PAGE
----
Community and Context – Multiple scholars have identified that character develops within supportive communities.[vi] Character is “caught”[vii] when communities of adults and peers have cultures that value and reward good character,[viii] social norms that incentivize and motivate good character,[ix] and developmental relationships that model and mold good character.[x] We will support organizations to reflect on and intentionally shape communities of character.

Content Expansion – A strong character development program not only teaches the knowledge and skills to enact good character but also provides opportunities for individuals to actively construct the identity and habits necessary for enacting good character.[xi] We will support organizations to expand the range and scope of their character development practices, such as developing new curriculum, beginning new communal practices, and providing new opportunities.

Organizational Capacity – Due to financial constraints, many non-profit organizations operate with lean staffing models and an overall lack of sufficient resources. We will support organizational capacity building for the purposes of furthering character development. Organizational capacity building can include staff salaries, consultant costs, work with assessment/evaluation firms, and overhead.

Evaluation – How does an organization know if its activities are having the anticipated impact? We will support organizations that seek to evaluate their group-level practices at any stage (e.g., early-stage process evaluations to more advanced longitudinal and/or comparison studies).

Please review our RFP Details and Instructions page for additional information on the application and selection process.

Specific Questions?

If you have additional questions, please contact characterRFP@templeton.org.

Download printable PDF here.


[i] Character Lab. “Character,” accessed February 17, 2021, https://characterlab.org/character/.
[ii] Jason Baehr, The Inquiring Mind: On Intellectual Virtues and Virtue Epistemology (New York: Oxford University Press, 2011); Anne Colby et al., Educating Citizens: Preparing America’s Undergraduates for Lives of Moral and Civic Responsibility (San Francisco: Jossey-Bass, 2003); Scott Seider, Character Compass (Cambridge: Harvard University Press, 2012).
[iii] David Books, The Second Mountain: The Quest for a Moral Life. (New York: Random House Trade Paperbacks, 2020); Anne Snyder, The Fabric of Character: A Wise Giver’s Guide to Supporting Social and Moral Renewal (Washington, DC: Philanthropy Roundtable, 2019).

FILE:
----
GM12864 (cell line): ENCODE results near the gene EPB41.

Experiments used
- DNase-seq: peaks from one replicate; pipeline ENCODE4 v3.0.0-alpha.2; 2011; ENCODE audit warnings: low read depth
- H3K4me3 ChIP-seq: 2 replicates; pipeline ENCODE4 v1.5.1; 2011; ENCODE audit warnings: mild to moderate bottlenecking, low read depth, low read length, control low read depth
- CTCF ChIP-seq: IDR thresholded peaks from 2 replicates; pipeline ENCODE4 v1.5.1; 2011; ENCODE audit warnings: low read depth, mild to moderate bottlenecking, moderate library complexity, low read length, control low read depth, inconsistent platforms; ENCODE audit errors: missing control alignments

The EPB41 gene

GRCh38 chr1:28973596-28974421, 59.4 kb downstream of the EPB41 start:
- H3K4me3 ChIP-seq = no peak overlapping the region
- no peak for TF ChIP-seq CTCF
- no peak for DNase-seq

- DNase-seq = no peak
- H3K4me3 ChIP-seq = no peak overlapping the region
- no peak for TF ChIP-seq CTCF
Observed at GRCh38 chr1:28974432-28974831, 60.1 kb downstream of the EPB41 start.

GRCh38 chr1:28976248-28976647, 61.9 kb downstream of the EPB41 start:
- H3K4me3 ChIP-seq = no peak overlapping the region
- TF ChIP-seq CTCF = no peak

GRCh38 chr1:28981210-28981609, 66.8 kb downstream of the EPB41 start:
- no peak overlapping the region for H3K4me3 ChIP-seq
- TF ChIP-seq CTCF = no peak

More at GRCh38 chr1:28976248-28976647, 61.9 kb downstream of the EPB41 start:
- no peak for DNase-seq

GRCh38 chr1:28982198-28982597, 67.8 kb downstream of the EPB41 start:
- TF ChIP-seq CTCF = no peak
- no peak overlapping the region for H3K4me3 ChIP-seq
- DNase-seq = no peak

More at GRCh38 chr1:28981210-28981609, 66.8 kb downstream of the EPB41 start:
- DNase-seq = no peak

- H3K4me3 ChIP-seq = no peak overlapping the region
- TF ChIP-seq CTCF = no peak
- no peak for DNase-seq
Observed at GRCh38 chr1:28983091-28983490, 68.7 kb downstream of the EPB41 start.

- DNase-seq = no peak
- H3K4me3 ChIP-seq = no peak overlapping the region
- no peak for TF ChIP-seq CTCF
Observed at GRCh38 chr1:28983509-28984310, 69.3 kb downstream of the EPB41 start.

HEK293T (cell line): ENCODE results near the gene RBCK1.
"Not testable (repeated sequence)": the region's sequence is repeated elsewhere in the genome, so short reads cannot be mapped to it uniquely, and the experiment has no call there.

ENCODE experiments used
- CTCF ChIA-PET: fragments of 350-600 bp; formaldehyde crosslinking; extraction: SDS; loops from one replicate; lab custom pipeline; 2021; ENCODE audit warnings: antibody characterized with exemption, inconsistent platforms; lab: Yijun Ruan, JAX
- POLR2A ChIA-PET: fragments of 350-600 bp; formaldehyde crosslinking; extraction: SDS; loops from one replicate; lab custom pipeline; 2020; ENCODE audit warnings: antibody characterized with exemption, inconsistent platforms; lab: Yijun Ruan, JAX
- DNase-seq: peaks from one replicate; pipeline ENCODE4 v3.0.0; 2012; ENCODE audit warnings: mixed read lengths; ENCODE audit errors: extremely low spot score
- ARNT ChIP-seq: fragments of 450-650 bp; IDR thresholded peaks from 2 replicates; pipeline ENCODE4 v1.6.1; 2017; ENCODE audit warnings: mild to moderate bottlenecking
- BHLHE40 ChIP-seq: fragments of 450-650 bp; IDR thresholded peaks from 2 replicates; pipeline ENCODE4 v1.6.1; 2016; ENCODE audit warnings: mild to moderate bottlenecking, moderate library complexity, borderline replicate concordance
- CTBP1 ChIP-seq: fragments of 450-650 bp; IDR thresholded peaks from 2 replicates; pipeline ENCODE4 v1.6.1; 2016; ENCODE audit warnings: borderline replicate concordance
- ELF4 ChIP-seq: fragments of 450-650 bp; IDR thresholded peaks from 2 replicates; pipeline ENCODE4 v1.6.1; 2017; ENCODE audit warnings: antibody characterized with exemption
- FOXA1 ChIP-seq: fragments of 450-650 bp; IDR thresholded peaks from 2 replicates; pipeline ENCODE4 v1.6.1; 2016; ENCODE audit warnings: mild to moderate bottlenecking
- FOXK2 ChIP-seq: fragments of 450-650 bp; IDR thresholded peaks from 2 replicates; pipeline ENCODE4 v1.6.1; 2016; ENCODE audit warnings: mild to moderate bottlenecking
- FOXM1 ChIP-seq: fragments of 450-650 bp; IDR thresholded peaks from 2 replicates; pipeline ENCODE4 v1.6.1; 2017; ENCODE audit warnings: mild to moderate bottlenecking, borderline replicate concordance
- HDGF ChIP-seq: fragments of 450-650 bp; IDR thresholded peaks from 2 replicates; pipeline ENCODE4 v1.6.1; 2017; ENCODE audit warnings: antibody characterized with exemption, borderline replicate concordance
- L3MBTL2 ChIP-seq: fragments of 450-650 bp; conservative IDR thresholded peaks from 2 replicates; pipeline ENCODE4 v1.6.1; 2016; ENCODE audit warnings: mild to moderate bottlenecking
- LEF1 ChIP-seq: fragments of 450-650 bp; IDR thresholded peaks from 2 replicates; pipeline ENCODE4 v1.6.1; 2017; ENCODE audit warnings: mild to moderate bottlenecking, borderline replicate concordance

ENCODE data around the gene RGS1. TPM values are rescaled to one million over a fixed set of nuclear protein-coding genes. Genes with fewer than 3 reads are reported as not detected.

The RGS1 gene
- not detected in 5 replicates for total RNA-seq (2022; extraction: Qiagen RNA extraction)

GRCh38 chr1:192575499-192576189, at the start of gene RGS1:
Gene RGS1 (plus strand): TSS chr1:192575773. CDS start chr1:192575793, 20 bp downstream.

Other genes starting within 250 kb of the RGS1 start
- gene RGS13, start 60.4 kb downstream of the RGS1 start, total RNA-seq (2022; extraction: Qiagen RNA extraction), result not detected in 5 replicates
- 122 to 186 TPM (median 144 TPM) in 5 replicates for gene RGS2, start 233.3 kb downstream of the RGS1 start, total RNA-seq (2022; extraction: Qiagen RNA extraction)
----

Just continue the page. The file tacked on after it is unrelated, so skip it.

[iv] Etienne Wenger, Richard McDermott, and William Snyder, Cultivating Communities of Practice: A Guide to Managing Knowledge (Boston: Harvard Business School Press, 2002).
[v] Jubilee Centre for Character and Virtues, A Framework for Character Education in Schools (2017), https://www.jubileecentre.ac.uk/userfiles/jubileecentre/pdf/character-education/Framework%20for%20Character%20Education.pdf ; David Brooks, The Road to Character (New York: Random House, 2015).
[vi] James Davison Hunter and Ryan S. Olson, The Content of Their Character (New York: Finstock & Tew, 2018).
[vii] Jubilee Centre for Character and Virtues, A Framework for Character Education in Schools (2017), https://www.jubileecentre.ac.uk/userfiles/jubileecentre/pdf/character-education/Framework%20for%20Character%20Education.pdf.
[viii]  Thomas Lickona and Matthew Davidson, Smart and Good High Schools: Integrating Excellence and Ethics for Success in School, Work, and Beyond (Cortland, New York: Center for the 4th and 5th Rs), http://www2.cortland.edu/dotAsset/248332.pdf.
[ix] Marvin W. Berkowitz, PRIMED for Character Education: Six Design Principles for School Improvement (Routledge, 2021).
[x] Search Institute, The Developmental Relationships Framework (2018), https://www.search-institute.org/developmental-relationships/developmental-relationships-framework/.
[xi]  Jubilee Centre for Character and Virtues, A Framework for Character Education in Schools (2017), https://www.jubileecentre.ac.uk/userfiles/jubileecentre/pdf/character-education/Framework%20for%20Character%20Education.pdf ; Michael Lamb, Jonathan Brant, and Edward Brooks, “How Is Virtue Cultivated?: Seven Strategies for Postgraduate Character Development,” Journal of Character Education, 17, no. 1 (forthcoming, 2021).